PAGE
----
Perhaps sensing this divergence from its sporting roots, the brand made headlines last April with a proposition as bold as its sneakers: for the first time, Y-3 would design activewear. Under the sub-brand “Y-3 Sport”, Yohji’s team would apply their design talents to clothes designed for function. The label’s tagline, “The Future of Sportswear” reflects this renewed emphasis on serving the athlete.
Initial reaction, however, was critical. On the surface, Y-3 Sport appeared tone-deaf: who would wear $300 tights to the gym, let alone buy them? Yet, as with all things Yohji, that first glance disgust would develop into can’t-look-away desire. After only two seasons on the market, Y-3 Sport is selling through online. And, as also with all things Yohji, the highlight of this Y-3 collection is the shoes.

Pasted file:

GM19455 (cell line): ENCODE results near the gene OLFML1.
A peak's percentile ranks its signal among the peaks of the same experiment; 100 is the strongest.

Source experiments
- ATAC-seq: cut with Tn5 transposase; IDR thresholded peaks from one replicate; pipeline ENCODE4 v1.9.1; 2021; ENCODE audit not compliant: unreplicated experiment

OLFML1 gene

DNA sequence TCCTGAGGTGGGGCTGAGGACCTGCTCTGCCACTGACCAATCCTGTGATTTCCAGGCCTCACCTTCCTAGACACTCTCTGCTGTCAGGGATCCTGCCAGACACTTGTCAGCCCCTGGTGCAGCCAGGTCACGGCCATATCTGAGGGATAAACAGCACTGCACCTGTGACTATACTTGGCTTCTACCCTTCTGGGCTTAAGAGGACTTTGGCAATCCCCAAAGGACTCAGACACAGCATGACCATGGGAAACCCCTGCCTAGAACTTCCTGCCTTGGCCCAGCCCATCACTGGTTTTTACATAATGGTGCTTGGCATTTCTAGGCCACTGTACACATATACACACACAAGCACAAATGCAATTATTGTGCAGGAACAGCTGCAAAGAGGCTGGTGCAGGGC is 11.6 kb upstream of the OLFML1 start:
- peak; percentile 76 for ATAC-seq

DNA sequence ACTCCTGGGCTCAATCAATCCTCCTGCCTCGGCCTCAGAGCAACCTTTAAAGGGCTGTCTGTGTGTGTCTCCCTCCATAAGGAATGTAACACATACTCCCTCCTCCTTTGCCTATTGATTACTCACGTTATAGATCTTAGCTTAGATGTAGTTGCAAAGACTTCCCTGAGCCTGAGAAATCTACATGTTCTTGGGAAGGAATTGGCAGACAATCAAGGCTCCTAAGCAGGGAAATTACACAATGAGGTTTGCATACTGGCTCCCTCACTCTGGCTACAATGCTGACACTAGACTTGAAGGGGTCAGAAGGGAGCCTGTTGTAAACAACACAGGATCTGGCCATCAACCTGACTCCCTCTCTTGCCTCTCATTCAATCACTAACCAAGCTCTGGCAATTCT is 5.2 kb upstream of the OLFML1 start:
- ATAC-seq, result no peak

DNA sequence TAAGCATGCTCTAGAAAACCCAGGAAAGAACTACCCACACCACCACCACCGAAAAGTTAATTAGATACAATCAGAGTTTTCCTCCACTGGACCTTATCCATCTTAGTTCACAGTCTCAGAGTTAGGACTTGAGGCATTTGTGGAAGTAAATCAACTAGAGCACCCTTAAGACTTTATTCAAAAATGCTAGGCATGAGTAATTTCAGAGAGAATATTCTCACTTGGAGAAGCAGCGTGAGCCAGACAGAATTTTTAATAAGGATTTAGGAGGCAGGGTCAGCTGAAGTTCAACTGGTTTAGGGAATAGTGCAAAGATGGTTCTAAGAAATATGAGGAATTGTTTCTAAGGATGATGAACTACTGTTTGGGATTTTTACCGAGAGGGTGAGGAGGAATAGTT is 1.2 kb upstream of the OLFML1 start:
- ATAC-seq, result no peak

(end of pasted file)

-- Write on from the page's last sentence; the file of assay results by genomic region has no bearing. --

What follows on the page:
To begin, a quote:
“Of all sad words of tongue or pen, the saddest are these, ‘It might have been.’”
Whether he knew it or not, John Greenleaf Whittier was describing the winding saga of the adidas Ultra Boost Mid. After years of speculation, a late 2016 KITH collab unveiled the final shape of adidas’ mid-top sportswear flagship. Reactions were mixed; mine wasn’t. In my opinion, out of all the possible forms it could have taken, the amorphous hump shown to the world this December may have been, to quote Whittier, “the saddest.” KITH hype aside, the distended, bulbous, uncaged pudding loosely named “Ultra Boost” was an unfitting successor to the sleek, sexy, biomorphic runner from which it borrowed loose chromosomes.
Especially when it might have been a Sport Approach.